If resumes are received in advance of the visit, the Chamber may find openings with employers and try to match people for Monday 9 a.m. meetings, or people can talk to someone from the Vermont Department of Labor at the Chamber. At 10 a.m. there’s an opportunity to learn about a co-working or incubator space and to meet with entrepreneurs and other professionals, and at 11 a.m. to talk with a local realtor or tour the area. People do take advantage of these opportunities, Cohen noted.
The region’s assets — from recreational to business opportunities, events to education system — entice people to move here, Cohen said, stressing that the quality of life and affordable housing make a move desirable and doable. It takes time for would-be Vermonters to sell a house or find a job, so it takes patience but efforts are working, she said.
Killington’s Amy Laramie, director of communications, events, and special projects, said the resort hosts the reception because it “connects couples and families interested in moving to the region with community members, job opportunities, housing, outdoor recreation and more.” While Killington does not make a formal presentation, Laramie said some members of the management team attend the Saturday cocktail party to answer any questions and talk about the area. With attendees encouraged to tour on their own during the day, she said the program offers “a nice balance of free time and scheduled opportunities.”
Ski and state support
Communications Director Adam White said Ski Vermont partners with VDTM and VACCD to help promote the Stay-to-Stay Program, particularly the Stay-to-Stay Ski Weekends held at its member areas during the winter season.
Ski Vermont shared a table with VACCD at the Specialty Food Day event held in the Bromley base lodge during the area’s recent ski-stay weekend. Along with Haney, he handed out Stay-to-Stay brochures and answered questions from people interested in exploring a move to Vermont.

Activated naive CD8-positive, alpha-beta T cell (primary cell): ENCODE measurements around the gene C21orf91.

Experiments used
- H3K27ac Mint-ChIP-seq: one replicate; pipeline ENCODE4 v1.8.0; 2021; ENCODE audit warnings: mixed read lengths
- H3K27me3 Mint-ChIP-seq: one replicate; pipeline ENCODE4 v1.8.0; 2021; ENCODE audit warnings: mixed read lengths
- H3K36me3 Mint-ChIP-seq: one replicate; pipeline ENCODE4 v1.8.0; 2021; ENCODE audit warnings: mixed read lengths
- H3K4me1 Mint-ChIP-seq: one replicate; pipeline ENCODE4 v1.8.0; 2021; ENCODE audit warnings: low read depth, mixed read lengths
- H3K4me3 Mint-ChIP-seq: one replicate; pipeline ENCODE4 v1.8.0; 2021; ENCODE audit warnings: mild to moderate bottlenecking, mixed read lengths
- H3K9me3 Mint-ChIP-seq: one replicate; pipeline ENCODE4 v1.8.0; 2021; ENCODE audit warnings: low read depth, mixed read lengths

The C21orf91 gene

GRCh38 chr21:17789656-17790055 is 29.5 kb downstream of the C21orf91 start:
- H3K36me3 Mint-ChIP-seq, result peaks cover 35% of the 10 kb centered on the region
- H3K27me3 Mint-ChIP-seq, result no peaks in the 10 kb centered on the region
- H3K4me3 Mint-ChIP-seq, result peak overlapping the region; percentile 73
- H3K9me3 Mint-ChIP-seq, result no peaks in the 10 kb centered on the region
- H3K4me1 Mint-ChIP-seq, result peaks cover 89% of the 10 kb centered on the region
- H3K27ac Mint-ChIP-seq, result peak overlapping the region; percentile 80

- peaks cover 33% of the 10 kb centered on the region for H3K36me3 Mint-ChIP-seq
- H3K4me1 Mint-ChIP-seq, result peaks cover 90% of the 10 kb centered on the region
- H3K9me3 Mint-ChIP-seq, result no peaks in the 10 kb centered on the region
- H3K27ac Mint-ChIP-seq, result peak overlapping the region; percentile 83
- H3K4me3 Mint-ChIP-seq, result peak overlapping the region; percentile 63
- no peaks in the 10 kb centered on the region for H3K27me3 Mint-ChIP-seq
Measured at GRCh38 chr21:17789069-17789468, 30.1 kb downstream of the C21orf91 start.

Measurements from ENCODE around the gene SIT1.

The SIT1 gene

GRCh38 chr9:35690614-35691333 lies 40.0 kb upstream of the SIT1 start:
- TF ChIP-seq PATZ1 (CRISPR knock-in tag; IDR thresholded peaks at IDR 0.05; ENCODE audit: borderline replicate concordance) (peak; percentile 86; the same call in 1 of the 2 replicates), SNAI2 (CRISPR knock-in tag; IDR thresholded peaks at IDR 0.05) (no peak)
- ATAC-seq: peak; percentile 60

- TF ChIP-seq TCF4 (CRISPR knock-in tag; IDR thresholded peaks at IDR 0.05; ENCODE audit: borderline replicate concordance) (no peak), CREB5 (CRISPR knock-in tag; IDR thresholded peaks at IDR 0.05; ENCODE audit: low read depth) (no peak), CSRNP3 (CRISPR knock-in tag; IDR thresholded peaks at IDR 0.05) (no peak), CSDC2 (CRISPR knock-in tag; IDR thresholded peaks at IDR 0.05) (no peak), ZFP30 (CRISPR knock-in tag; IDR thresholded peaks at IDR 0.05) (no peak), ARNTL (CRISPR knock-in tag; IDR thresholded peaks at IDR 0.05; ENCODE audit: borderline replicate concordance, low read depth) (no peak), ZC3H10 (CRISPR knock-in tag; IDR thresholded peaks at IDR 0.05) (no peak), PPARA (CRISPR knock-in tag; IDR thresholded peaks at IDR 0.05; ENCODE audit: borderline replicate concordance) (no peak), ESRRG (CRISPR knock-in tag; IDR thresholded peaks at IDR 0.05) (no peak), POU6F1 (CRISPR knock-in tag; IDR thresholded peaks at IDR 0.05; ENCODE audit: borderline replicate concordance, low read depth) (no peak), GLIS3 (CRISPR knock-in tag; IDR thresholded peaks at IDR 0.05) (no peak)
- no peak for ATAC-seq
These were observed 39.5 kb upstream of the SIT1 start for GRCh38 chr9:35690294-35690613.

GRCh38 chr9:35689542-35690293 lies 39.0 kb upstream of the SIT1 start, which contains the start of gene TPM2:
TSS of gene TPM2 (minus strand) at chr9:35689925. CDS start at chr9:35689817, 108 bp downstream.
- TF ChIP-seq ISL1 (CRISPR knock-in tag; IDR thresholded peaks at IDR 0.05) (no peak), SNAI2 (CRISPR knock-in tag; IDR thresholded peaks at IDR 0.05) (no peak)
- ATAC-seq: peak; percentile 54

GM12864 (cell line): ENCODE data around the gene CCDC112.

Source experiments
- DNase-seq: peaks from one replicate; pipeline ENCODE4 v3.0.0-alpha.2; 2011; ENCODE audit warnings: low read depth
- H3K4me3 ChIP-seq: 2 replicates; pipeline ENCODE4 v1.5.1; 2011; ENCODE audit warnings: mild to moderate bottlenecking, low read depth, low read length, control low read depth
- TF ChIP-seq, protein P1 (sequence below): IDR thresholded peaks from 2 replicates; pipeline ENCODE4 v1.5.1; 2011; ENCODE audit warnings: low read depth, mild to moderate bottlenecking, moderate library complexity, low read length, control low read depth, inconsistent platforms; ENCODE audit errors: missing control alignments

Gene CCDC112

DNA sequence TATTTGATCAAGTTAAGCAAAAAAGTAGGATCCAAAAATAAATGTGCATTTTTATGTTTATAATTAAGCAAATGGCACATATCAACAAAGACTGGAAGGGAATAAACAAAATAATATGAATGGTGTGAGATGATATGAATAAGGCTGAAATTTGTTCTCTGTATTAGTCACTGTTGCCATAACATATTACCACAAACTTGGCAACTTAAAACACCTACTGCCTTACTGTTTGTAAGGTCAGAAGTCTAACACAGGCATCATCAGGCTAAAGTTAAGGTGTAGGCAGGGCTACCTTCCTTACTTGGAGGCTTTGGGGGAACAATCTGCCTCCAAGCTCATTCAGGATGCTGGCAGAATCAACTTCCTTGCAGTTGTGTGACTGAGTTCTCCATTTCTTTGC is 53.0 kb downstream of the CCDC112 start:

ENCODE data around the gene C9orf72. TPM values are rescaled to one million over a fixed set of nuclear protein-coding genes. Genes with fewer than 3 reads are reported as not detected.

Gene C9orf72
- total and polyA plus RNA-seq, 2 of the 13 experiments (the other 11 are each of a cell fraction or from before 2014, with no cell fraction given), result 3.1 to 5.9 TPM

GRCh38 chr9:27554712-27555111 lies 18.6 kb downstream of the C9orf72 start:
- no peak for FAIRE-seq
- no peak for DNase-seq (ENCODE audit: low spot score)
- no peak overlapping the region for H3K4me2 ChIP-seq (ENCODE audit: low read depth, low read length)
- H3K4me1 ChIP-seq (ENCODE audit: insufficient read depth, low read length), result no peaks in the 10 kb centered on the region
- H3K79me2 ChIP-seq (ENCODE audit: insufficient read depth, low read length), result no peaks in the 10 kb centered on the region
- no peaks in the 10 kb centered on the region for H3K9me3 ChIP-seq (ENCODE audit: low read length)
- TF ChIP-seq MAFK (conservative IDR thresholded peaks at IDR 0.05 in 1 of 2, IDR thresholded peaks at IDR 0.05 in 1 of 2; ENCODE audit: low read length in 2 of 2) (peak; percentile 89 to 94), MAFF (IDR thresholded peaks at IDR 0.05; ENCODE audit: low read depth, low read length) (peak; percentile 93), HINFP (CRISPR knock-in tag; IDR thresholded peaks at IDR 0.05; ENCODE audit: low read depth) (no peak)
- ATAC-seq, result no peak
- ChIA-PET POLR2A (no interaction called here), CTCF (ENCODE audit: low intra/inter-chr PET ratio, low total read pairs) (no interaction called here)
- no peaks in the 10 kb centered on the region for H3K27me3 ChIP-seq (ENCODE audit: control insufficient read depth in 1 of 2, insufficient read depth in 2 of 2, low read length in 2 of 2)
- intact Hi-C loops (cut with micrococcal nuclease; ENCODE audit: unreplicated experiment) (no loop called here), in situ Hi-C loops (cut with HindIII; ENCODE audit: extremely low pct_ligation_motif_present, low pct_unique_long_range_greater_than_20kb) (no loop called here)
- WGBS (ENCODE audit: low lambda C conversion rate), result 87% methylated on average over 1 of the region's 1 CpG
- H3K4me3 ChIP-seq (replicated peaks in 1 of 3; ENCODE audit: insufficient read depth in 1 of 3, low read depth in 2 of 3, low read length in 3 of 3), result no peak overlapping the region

“We spoke to upward of two dozens individuals and couples who expressed their love of visiting Vermont and optimism about how great it would be to move to the state permanently.
“As someone who did just that [White moved to Vermont in 2006], after rekindling my love affair with the state through an annual ski trip, I never hesitate to tell people that it was among the very best life decisions I’ve ever made. The quality of life here is off the charts,” he added.
Noting Ski Vermont’s involvement with the program is “an excellent fit because so many potential transplants fall in love with the state’s mountains and ski areas,” he added that it “can also be beneficial to the ski areas because some of these people are interested in working within the industry. Staffing is a perpetual issue for ski areas, so any program that helps bring more potential employees into the fold is important and worthy of our cooperation,” White added.
Haney noted that she “had a small sign that said ‘Ask me about moving to Vermont’ and that’s what people did all day.” She also attended the welcome reception, where she spoke to the group for a few minutes regarding the relocation tools the state has to offer and invited attendees to contact her anytime with questions.
Noting she “had conversations with almost everyone there,” she said, “Several folks inquired about jobs. Others asked about businesses for sale, or residential care options for their aging parents, whom they would bring with them.”
Citing the success of the Bromley event and the value of concierge attention, Haney said Stay-to-Stay Weekends continue to expand.
“We are excited this year to hold new, employment sector-themed weekends. Our first will be a healthcare themed weekend in Rutland. The Rutland Chamber will be partnering with Rutland Regional Medical Center and the Community Health Centers of the Rutland Region to host a job fair for potential Vermonters who are healthcare professionals.
“There will be several more sector-themed weekends statewide throughout the year for manufacturing, tech, and hospitality/service professionals, and entrepreneurs,” Haney added, echoing Cohen’s comment that the program is working.